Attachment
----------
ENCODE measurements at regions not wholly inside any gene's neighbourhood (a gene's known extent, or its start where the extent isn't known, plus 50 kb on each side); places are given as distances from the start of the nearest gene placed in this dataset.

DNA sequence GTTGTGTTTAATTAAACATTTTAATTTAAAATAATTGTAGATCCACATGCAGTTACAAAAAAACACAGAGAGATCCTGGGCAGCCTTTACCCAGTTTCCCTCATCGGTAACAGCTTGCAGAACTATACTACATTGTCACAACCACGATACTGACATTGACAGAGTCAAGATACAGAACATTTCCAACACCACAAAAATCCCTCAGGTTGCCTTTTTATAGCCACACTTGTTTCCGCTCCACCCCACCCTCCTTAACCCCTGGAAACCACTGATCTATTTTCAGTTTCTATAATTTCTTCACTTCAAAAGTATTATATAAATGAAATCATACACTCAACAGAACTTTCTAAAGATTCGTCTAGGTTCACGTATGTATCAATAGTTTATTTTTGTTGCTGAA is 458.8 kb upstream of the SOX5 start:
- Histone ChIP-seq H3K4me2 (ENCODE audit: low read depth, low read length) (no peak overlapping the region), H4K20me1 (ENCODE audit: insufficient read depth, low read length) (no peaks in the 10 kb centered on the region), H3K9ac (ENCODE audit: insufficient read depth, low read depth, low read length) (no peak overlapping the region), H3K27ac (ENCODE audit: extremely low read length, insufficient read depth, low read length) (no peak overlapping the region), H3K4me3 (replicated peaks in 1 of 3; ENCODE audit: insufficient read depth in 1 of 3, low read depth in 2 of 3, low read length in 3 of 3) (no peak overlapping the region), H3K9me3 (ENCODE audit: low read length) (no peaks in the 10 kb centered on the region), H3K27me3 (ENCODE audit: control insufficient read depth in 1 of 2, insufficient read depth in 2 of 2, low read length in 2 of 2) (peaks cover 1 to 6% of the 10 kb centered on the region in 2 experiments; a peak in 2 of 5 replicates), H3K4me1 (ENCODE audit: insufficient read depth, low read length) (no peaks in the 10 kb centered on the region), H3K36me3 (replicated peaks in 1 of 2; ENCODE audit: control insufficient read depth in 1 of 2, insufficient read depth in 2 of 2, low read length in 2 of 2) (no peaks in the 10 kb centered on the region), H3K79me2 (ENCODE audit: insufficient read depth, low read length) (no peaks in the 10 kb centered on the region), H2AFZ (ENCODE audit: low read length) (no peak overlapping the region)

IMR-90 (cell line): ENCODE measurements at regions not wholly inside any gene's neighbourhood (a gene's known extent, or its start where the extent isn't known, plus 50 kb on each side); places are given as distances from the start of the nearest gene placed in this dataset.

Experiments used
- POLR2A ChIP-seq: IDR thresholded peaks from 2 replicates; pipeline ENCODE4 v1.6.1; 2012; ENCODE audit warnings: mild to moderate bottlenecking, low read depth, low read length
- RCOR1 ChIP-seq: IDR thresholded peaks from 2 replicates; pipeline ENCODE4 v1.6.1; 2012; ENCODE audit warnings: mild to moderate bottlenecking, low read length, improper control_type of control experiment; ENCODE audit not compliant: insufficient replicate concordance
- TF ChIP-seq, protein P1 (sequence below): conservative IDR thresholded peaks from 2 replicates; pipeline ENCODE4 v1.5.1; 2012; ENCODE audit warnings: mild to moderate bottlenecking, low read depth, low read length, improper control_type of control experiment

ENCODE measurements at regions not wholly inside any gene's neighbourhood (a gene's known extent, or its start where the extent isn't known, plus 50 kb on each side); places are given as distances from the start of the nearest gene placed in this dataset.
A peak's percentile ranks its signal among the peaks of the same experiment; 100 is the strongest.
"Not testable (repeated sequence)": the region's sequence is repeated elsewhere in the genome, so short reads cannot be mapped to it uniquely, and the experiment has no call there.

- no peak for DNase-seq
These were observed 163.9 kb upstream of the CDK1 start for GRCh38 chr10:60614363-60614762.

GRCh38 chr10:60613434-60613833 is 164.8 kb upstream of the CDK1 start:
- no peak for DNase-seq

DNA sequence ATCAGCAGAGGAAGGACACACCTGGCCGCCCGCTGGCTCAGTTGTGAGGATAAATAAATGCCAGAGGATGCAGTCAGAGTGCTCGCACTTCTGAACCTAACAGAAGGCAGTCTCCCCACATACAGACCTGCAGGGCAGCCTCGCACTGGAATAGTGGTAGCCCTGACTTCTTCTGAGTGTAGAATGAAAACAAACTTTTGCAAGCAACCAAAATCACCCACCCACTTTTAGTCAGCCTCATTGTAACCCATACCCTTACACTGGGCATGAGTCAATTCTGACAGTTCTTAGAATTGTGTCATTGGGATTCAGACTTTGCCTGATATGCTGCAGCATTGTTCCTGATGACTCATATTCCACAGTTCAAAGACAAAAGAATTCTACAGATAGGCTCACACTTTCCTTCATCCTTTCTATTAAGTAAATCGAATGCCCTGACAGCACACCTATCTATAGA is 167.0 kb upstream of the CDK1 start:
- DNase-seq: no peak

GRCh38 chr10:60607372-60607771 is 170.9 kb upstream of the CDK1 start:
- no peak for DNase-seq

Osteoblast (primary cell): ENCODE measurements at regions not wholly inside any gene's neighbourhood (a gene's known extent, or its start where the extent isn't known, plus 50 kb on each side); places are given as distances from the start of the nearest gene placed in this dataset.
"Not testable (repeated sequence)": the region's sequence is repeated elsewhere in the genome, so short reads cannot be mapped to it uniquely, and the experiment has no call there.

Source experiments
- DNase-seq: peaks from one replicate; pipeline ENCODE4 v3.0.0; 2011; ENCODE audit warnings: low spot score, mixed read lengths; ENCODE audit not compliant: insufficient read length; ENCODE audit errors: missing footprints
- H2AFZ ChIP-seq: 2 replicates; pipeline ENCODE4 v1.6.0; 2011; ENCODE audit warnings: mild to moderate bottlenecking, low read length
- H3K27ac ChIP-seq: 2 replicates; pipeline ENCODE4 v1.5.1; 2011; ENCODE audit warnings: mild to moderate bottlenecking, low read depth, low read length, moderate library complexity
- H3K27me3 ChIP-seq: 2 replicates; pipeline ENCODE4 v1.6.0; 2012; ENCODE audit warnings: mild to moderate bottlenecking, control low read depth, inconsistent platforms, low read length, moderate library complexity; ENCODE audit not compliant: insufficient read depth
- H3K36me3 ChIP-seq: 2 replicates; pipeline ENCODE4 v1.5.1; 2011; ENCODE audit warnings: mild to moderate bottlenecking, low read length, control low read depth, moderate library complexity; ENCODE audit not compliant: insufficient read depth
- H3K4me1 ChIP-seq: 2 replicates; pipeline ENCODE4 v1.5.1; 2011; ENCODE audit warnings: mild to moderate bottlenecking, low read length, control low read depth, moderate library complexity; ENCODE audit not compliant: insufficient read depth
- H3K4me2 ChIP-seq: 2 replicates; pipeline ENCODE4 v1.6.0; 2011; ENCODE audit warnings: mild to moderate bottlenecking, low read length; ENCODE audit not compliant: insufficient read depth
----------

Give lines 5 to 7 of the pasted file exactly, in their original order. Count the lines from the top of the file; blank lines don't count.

Experiments used
- POLR2A ChIP-seq: IDR thresholded peaks from 2 replicates; pipeline ENCODE4 v1.6.1; 2012; ENCODE audit warnings: mild to moderate bottlenecking, low read depth, low read length
- RCOR1 ChIP-seq: IDR thresholded peaks from 2 replicates; pipeline ENCODE4 v1.6.1; 2012; ENCODE audit warnings: mild to moderate bottlenecking, low read length, improper control_type of control experiment; ENCODE audit not compliant: insufficient replicate concordance